Redoing the Entity Component System
A few people have noticed that I’m currently giving the Entity Component System (ECS) a complete makeover. When people hear about this they tend to have a pretty obvious reaction.
The ECS in MonoGame.Extended as you know it today first appeared in April 2017. At the time, the goal was to get some sort of ECS into Extended by porting an existing library so that we didn’t have to write the whole thing from scratch.
What we did was port a C# port of Artemis which itself was a port of a Java implementation of Artemis. Oh, and that Java one was also a fork of the original Artemis project created in 2012. It seemed like a good idea at the time, and I guess it was, for the purpose of getting an ECS up and running fairly quickly.
Finding information about Entity Component Systems in 2017 wasn’t particularly difficult. There’s a fairly famous blog post from 2007 that gets referenced quite often. Keep on digging and you’ll find people talking about ECS in C++. Implementations in ClojureScript and they even turn up in some books.
However, even today there’s actually not that many well known ECS implementations. It’s quite difficult to find a definitive list but if you poke around the internet long enough you can get a feel for it.
Some libraries that have caught my attention include:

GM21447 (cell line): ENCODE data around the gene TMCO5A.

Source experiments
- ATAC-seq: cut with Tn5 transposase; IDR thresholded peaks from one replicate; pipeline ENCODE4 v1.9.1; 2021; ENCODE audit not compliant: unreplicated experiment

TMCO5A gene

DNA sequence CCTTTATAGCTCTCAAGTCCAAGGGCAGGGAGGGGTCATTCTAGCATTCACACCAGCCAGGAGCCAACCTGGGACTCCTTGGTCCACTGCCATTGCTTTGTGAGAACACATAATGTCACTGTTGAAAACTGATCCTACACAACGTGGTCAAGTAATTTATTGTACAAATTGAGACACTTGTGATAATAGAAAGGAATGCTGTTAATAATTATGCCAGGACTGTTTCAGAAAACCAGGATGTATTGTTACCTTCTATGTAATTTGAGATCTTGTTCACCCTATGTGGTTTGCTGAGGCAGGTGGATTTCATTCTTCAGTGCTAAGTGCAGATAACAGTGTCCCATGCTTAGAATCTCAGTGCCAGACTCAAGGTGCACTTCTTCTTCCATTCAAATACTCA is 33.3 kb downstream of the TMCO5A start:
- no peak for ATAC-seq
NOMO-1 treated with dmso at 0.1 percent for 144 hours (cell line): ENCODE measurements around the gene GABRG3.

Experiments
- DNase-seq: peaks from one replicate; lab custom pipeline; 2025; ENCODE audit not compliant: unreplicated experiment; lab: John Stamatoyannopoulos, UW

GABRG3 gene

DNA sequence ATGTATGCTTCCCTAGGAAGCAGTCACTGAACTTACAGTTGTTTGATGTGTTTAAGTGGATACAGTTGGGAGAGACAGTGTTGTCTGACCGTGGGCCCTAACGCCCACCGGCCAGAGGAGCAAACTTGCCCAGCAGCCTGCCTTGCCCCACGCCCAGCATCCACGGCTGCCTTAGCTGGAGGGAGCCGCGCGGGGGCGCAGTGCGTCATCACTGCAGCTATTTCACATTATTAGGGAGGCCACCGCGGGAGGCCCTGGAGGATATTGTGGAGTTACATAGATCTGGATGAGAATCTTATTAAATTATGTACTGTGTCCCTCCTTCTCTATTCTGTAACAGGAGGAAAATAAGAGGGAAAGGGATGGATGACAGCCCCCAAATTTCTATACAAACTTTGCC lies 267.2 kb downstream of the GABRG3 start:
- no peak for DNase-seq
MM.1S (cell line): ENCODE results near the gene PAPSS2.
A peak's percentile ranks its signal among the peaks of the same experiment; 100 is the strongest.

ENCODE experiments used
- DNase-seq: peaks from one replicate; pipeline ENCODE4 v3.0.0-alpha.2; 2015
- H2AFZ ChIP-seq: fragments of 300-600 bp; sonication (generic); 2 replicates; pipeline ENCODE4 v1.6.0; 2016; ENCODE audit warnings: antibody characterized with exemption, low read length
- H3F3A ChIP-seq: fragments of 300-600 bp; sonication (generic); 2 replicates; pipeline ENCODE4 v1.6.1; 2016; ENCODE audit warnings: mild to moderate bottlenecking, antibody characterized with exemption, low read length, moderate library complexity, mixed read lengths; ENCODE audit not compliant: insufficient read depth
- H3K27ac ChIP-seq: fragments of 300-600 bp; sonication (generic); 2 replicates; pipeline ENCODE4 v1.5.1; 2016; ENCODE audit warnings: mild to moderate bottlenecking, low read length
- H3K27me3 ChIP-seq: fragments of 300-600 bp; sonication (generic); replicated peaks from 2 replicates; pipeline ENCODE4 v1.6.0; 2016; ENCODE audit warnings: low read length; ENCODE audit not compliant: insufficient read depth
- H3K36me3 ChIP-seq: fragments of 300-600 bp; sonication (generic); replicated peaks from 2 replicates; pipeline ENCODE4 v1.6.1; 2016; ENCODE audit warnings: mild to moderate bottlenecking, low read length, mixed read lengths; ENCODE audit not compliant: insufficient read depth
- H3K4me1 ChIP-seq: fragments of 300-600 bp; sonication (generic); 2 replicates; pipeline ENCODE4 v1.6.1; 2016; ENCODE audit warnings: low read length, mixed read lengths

I’ve spent a bunch of time over the past year or so studying the differences between these frameworks. Some of them have great API designs, others are particularly good performance wise and others have some interesting features.
Then a new one caught my attention in late 2017.
Honestly, at the time I didn’t think it would be something worth persuing. After all, we already had an ECS and it was already an Artemis based one.
Fast forward to a couple of weeks ago. I found myself poking through our ECS code trying to track down a particularly difficult bug. As I got deeper and deeper into the inner workings of our port of a port of a fork I realized that there were layers and layers of complexity in this code.
I could see what the code was trying to achieve. Most of the complexity was coming from (attempted) performance optimizations. Although, some of the complexity appeared to be different kinds of “cleverness” added to the code as it got ported and ported from the original fork.
What is at the end of all this complexity? Bugs. Oh, and guess what, the performance isn’t that good either compared to some of the newer frameworks available.
So as I sat there and reasoned about how to fix these bugs that we’ve encountered from time to time, I started comparing our code to other ECS frameworks and relaized that all this complexity wasn’t getting us much. If anything, it’s hurting us.
Most of the other ECS frameworks have simpler code bases than ours. Even the ones that have heavy performance optimizations are well organized and easier to understand.
So the way forward was pretty clear. Take what I’ve learned by studying these other ECS frameworks and rebuild our ECS from scratch.
Rather than porting another framework directly, I’m building it up slowly and carefully, testing each bit as I go. I’m also taking care to remove complexity from the API to produce something that’s easier to use, keeps you in control and doesn’t get in your way. An elegant balance between performance and simplicity.
In the next post, I’ll show some examples of the new API design and why it works they way it does.